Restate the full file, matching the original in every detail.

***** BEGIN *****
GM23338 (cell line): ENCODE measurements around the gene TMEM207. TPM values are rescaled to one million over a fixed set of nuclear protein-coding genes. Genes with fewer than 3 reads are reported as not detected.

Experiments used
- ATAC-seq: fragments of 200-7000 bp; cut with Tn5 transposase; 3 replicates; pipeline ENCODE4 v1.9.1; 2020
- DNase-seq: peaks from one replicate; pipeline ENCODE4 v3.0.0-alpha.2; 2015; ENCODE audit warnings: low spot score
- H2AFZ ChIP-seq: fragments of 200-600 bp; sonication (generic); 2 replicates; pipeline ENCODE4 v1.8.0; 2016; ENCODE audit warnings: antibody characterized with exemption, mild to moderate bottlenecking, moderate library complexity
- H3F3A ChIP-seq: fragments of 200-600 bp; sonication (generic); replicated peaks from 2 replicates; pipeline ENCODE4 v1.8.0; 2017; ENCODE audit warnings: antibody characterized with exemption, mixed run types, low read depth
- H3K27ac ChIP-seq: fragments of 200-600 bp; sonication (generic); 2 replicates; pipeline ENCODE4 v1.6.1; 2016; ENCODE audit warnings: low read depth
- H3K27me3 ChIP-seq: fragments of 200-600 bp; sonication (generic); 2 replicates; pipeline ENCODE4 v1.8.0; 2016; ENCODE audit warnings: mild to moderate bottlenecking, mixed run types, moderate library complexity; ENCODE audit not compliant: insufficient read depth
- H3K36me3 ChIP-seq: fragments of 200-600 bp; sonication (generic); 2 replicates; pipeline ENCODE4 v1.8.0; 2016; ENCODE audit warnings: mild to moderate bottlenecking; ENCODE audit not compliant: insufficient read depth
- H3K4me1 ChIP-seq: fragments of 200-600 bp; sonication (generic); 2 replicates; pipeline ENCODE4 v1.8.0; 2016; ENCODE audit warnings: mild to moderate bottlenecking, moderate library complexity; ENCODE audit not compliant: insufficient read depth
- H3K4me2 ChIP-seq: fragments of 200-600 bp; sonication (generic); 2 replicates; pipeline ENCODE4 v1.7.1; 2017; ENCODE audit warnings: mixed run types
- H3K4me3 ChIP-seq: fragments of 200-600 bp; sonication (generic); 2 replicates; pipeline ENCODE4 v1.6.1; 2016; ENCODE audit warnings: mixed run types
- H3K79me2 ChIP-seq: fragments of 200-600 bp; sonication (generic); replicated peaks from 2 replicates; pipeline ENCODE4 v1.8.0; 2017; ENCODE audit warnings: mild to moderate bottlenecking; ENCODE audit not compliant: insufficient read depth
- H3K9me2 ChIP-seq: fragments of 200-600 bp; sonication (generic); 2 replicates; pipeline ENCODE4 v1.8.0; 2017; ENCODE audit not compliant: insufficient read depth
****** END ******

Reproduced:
GM23338 (cell line): ENCODE measurements around the gene TMEM207. TPM values are rescaled to one million over a fixed set of nuclear protein-coding genes. Genes with fewer than 3 reads are reported as not detected.

Experiments used
- ATAC-seq: fragments of 200-7000 bp; cut with Tn5 transposase; 3 replicates; pipeline ENCODE4 v1.9.1; 2020
- DNase-seq: peaks from one replicate; pipeline ENCODE4 v3.0.0-alpha.2; 2015; ENCODE audit warnings: low spot score
- H2AFZ ChIP-seq: fragments of 200-600 bp; sonication (generic); 2 replicates; pipeline ENCODE4 v1.8.0; 2016; ENCODE audit warnings: antibody characterized with exemption, mild to moderate bottlenecking, moderate library complexity
- H3F3A ChIP-seq: fragments of 200-600 bp; sonication (generic); replicated peaks from 2 replicates; pipeline ENCODE4 v1.8.0; 2017; ENCODE audit warnings: antibody characterized with exemption, mixed run types, low read depth
- H3K27ac ChIP-seq: fragments of 200-600 bp; sonication (generic); 2 replicates; pipeline ENCODE4 v1.6.1; 2016; ENCODE audit warnings: low read depth
- H3K27me3 ChIP-seq: fragments of 200-600 bp; sonication (generic); 2 replicates; pipeline ENCODE4 v1.8.0; 2016; ENCODE audit warnings: mild to moderate bottlenecking, mixed run types, moderate library complexity; ENCODE audit not compliant: insufficient read depth
- H3K36me3 ChIP-seq: fragments of 200-600 bp; sonication (generic); 2 replicates; pipeline ENCODE4 v1.8.0; 2016; ENCODE audit warnings: mild to moderate bottlenecking; ENCODE audit not compliant: insufficient read depth
- H3K4me1 ChIP-seq: fragments of 200-600 bp; sonication (generic); 2 replicates; pipeline ENCODE4 v1.8.0; 2016; ENCODE audit warnings: mild to moderate bottlenecking, moderate library complexity; ENCODE audit not compliant: insufficient read depth
- H3K4me2 ChIP-seq: fragments of 200-600 bp; sonication (generic); 2 replicates; pipeline ENCODE4 v1.7.1; 2017; ENCODE audit warnings: mixed run types
- H3K4me3 ChIP-seq: fragments of 200-600 bp; sonication (generic); 2 replicates; pipeline ENCODE4 v1.6.1; 2016; ENCODE audit warnings: mixed run types
- H3K79me2 ChIP-seq: fragments of 200-600 bp; sonication (generic); replicated peaks from 2 replicates; pipeline ENCODE4 v1.8.0; 2017; ENCODE audit warnings: mild to moderate bottlenecking; ENCODE audit not compliant: insufficient read depth
- H3K9me2 ChIP-seq: fragments of 200-600 bp; sonication (generic); 2 replicates; pipeline ENCODE4 v1.8.0; 2017; ENCODE audit not compliant: insufficient read depth